The film’s director, who has been at the helm of Mosfil'm Studios since 1998, wants to suggest that the Soviet Union crumbled not because of political policies, but because of the monumental influence of Western popular culture. In an interview published in Russia’s Izvestiia newspaper, Shakhnazarov said, “I am convinced the empire perished at the level of people’s personal lives, and not at all in the congresses and meetings.” He goes on to clarify that “it wasn’t the entry of soldiers into Afghanistan in December 1979 that played a key role in the disintegration of the Soviet Empire, but the Beatles and the Rolling Stones.”

In other words, values changed.

In The Vanished Empire objects symbolic of Soviet ideology lose their politicized status and acquire market value. Sergei and his friends steal Soviet history books and socialist realist novels from their families’ libraries in order to sell them and accrue enough money to buy a pair of Wranglers or a British rock album. These are the status symbols of these new times.

Shakhnazarov does not create the juxtaposition between official rhetoric and the growing materialism of everyday life in order to criticize, per se. The film’s tone is more of a lament than a condemnation. Like the film’s young hero, who learns to regret his immature behavior, and transforms from unreflective consumer into intellectual, Shakhnazarov’s imagined viewer similarly is asked to grow up.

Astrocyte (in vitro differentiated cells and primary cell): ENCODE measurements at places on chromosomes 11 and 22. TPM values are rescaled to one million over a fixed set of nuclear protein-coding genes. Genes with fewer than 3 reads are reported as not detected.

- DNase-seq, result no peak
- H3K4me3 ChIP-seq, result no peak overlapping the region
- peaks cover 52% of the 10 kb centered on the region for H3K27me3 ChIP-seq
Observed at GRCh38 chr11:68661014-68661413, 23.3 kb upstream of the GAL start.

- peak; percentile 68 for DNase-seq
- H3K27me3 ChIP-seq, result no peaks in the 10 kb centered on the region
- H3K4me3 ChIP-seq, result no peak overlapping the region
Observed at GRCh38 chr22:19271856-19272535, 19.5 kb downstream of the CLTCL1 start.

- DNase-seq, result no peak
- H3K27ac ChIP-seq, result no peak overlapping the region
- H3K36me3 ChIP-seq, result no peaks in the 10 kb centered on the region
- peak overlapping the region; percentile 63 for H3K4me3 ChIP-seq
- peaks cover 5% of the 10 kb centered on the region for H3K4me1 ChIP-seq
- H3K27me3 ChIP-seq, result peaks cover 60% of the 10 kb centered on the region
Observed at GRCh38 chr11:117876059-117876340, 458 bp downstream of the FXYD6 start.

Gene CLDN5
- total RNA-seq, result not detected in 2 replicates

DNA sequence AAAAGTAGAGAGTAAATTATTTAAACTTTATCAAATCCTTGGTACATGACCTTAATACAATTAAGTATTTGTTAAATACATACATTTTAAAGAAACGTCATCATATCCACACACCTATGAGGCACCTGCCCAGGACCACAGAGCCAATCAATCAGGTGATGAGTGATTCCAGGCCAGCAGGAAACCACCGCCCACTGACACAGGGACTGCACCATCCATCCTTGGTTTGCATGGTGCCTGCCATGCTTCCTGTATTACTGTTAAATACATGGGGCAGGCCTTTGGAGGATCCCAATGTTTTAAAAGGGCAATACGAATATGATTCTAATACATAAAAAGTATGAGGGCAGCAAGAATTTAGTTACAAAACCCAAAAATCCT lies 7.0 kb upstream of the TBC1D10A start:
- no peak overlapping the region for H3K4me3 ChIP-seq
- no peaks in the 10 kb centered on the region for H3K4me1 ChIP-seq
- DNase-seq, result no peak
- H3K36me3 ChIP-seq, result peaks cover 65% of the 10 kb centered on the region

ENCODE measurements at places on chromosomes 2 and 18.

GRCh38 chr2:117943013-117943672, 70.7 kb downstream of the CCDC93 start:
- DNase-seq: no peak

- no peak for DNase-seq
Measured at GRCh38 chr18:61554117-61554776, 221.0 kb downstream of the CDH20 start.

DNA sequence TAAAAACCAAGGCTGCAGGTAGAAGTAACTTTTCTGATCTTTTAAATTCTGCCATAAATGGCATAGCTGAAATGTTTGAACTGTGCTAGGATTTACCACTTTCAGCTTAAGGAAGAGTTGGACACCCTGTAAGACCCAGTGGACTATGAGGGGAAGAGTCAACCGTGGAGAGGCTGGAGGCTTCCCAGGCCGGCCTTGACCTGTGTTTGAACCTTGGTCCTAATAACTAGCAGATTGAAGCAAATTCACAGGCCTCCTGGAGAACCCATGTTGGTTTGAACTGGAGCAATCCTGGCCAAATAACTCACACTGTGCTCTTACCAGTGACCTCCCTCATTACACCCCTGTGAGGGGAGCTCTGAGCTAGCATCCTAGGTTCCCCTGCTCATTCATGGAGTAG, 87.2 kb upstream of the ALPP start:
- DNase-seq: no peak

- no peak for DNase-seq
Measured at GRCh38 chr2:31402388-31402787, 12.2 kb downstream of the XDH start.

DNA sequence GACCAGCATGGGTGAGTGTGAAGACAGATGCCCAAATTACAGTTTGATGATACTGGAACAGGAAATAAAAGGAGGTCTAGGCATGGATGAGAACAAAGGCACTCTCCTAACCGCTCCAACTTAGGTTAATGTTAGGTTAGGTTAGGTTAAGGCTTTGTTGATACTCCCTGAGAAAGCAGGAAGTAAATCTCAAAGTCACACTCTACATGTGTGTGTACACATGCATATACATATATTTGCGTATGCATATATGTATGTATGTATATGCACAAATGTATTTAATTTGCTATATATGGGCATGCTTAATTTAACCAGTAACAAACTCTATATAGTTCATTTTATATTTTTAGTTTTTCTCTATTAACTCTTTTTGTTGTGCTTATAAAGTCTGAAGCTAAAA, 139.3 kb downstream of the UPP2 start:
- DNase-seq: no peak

Karen Shakhnazarov

Karen Georgievich Shakhnazarov was born 8 July 1952 in Krasnodar, Russia. He graduated with a degree in directing from the State Institute of Filmmaking (VGIK) in 1975. He has worked at Mosfil'm since 1973: initially an assistant director (1973-4), Shakhnazarov rose to director status in 1976. In 1987 he became the art director of the Start Studio (renamed Kur'er in 1990)—a subset of Mosfil'm—and by 1991 was also its Chair of the Administrative Board. Since 1998, he has served as the General Director and Chairman of the Board of Mosfil'm studios. Shakhnazarov has directed twelve feature films and produced eleven, many of which have received significant prizes at both domestic and international film festivals.


1975 Step Wide, Maestro! (short)
1979 The Good Souls
1981 Aromatic Tyres (short)
1983 Jazzmen
1984 Without Witnesses (short)
1985 A Winter Night in Gagra
1986 The Messenger
1989 City Zero
1990 For the Sake of a Few Lines (short)
1991 Assassin of the Tsar
1993 Dreams
1995 American Daughter
1998 Day of the Full Moon
2001 Poisons, or a World History of Poisoning
2004 A Rider Named Death
2008 The Vanished Empire